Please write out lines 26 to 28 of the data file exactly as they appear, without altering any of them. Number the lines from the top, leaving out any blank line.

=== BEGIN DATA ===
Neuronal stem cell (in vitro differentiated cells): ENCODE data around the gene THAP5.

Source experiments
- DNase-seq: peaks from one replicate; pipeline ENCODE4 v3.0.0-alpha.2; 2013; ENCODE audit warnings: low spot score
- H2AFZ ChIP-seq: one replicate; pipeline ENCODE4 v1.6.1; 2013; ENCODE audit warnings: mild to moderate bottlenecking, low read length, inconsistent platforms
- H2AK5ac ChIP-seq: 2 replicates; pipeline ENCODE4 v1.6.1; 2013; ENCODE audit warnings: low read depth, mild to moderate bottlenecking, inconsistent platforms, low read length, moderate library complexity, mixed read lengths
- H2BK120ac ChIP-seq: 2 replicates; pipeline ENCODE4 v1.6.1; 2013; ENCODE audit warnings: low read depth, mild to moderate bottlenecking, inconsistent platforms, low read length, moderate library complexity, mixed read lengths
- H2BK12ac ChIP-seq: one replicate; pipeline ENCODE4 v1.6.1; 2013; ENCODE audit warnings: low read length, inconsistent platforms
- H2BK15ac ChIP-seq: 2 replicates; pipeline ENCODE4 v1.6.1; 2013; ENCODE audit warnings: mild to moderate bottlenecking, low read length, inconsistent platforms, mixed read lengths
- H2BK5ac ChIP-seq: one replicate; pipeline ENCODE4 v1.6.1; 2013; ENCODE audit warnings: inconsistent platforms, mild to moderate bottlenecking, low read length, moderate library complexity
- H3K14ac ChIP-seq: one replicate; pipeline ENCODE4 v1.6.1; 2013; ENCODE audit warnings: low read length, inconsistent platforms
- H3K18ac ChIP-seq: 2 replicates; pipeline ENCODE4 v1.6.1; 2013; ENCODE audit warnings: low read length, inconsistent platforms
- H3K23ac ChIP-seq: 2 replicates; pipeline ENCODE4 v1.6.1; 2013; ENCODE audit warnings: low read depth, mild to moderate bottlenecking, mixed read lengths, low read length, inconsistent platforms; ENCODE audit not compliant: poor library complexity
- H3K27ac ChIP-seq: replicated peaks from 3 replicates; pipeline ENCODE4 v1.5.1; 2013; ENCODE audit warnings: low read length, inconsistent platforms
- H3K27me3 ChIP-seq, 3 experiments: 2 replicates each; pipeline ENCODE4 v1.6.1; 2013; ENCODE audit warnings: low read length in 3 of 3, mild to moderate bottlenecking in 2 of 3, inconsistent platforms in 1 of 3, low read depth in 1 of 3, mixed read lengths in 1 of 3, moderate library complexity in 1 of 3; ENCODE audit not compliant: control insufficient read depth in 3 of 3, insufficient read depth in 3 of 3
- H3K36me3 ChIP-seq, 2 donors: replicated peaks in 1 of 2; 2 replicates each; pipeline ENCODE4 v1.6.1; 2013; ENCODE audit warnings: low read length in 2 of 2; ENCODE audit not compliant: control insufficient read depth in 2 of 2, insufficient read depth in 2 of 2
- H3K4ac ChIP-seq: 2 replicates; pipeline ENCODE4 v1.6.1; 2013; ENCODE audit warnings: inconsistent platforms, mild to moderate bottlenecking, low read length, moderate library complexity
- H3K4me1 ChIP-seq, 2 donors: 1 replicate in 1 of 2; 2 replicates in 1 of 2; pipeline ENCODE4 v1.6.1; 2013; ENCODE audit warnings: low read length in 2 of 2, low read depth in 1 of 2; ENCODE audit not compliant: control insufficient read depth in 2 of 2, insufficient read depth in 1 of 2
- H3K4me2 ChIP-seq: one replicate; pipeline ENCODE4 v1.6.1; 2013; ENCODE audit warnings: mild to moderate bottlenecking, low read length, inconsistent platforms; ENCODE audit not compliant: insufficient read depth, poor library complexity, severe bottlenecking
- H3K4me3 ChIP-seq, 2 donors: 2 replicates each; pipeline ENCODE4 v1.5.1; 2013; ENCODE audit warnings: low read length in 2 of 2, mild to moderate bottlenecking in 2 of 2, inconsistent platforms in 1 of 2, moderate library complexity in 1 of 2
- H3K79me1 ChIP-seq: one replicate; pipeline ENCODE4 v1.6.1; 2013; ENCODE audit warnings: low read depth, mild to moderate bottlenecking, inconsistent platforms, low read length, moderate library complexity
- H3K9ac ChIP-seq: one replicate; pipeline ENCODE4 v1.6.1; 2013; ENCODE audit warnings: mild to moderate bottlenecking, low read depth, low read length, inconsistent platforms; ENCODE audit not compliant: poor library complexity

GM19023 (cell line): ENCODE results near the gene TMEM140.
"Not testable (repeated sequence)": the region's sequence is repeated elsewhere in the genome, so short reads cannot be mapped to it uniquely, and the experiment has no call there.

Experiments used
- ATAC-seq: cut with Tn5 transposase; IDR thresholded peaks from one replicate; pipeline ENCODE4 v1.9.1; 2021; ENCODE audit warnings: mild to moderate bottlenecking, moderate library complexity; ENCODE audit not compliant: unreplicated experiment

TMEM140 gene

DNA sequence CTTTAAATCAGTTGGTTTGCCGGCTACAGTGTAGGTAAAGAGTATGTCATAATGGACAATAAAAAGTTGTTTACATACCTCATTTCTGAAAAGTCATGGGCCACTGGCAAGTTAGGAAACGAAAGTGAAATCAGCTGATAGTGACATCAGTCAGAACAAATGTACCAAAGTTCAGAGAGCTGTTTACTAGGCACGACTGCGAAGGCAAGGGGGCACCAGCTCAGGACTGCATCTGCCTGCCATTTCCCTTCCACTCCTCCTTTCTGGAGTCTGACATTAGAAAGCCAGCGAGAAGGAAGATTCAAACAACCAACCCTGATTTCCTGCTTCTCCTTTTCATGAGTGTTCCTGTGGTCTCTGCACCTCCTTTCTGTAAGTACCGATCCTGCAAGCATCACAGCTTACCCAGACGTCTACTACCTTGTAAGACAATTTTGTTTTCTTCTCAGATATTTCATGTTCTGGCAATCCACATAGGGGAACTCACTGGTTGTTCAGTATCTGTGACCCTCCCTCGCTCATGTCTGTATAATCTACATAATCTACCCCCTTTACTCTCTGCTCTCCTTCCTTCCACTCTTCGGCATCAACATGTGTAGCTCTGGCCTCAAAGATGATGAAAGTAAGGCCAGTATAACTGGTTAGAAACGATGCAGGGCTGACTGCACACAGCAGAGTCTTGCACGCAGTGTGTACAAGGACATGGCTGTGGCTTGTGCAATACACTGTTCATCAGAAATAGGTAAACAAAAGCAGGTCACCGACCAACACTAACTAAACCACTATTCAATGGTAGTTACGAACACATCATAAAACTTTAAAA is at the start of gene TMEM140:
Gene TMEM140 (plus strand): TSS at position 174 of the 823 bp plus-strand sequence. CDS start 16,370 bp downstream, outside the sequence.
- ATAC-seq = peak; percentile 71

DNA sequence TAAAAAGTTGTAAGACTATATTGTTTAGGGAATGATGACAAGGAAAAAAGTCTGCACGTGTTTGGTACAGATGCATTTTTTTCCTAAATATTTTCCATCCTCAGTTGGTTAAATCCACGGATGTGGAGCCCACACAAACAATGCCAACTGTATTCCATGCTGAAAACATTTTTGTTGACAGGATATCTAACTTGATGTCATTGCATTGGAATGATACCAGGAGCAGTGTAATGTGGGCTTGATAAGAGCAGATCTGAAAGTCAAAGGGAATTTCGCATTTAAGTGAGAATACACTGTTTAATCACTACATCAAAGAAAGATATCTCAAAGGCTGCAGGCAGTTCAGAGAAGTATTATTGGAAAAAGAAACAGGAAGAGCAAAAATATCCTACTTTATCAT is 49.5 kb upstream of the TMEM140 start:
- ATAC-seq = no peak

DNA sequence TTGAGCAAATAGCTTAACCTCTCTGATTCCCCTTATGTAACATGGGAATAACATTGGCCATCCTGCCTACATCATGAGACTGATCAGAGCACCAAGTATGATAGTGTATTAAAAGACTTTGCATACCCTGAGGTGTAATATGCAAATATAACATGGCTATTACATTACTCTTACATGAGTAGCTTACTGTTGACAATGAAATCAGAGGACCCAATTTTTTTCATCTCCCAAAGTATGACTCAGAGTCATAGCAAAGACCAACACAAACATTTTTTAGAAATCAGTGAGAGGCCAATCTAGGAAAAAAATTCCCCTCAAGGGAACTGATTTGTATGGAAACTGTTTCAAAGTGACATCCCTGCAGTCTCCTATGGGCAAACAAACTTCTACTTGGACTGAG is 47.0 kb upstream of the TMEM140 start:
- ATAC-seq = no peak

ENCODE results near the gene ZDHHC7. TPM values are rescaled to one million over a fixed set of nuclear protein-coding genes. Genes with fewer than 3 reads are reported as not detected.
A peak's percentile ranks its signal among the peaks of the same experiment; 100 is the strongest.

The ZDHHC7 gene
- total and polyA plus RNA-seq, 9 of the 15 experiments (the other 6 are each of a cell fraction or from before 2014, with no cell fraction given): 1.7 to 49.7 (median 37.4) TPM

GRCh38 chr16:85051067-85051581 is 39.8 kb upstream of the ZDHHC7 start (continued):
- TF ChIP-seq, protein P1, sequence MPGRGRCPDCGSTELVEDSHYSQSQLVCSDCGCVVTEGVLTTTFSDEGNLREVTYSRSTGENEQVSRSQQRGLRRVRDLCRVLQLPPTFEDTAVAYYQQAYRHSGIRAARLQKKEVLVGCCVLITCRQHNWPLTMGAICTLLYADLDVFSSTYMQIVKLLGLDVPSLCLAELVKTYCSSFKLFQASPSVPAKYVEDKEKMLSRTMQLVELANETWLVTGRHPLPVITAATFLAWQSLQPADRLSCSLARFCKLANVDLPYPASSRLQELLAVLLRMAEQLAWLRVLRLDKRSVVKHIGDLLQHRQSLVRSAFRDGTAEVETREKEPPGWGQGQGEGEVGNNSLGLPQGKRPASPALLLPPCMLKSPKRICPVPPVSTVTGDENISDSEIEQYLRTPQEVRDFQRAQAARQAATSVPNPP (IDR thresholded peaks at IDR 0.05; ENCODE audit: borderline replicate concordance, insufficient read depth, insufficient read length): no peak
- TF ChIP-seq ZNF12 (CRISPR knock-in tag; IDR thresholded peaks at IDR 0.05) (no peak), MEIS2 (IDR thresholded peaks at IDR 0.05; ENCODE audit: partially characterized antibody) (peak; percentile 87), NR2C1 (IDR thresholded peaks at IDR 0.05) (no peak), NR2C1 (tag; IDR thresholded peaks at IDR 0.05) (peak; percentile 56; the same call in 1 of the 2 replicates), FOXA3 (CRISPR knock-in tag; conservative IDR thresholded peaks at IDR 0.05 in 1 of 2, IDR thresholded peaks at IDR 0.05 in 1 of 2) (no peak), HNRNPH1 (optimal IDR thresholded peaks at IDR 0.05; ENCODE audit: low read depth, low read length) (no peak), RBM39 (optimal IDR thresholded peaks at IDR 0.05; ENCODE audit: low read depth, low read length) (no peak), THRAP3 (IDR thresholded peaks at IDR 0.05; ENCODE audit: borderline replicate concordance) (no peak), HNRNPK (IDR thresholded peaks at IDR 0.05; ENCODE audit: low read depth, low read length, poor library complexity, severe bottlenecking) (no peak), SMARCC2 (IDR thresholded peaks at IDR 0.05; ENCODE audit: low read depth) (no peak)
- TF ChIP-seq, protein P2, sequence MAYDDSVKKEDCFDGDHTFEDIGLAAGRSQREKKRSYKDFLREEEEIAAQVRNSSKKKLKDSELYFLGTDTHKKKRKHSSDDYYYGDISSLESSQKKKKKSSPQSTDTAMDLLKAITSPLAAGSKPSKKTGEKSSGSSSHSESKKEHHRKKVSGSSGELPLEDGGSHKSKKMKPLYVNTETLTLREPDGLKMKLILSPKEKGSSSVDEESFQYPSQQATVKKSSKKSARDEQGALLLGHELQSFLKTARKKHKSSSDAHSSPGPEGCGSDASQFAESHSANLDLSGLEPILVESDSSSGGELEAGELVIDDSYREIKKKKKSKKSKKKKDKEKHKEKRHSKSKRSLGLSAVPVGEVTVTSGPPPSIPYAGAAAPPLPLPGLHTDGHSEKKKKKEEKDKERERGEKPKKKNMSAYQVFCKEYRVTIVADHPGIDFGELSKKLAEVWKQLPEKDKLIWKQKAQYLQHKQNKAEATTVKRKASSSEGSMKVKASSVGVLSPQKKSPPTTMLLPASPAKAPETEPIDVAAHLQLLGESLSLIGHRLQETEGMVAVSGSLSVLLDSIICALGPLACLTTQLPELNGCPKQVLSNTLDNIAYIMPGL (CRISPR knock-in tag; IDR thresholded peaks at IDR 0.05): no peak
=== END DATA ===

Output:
TMEM140 gene

DNA sequence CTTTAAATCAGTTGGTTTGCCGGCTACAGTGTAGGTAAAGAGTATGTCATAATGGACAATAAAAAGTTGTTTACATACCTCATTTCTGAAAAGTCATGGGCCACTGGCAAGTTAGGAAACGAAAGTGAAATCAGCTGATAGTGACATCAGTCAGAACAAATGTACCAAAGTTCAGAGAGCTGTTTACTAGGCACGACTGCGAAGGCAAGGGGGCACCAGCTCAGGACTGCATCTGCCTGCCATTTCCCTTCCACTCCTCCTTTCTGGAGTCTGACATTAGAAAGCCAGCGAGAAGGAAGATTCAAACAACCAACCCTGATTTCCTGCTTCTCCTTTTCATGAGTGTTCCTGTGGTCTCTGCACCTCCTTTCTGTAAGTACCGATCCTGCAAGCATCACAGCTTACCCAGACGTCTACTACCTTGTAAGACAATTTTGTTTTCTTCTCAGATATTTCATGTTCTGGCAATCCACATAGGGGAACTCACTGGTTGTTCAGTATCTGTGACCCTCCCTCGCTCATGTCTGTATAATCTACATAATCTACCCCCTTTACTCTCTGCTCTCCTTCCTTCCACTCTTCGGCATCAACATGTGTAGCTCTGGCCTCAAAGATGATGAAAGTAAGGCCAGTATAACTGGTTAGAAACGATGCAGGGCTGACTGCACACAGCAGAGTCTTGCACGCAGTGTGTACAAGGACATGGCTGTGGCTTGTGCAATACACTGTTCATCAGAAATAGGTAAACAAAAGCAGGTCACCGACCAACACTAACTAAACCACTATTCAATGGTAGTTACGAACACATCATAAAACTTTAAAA is at the start of gene TMEM140:
Gene TMEM140 (plus strand): TSS at position 174 of the 823 bp plus-strand sequence. CDS start 16,370 bp downstream, outside the sequence.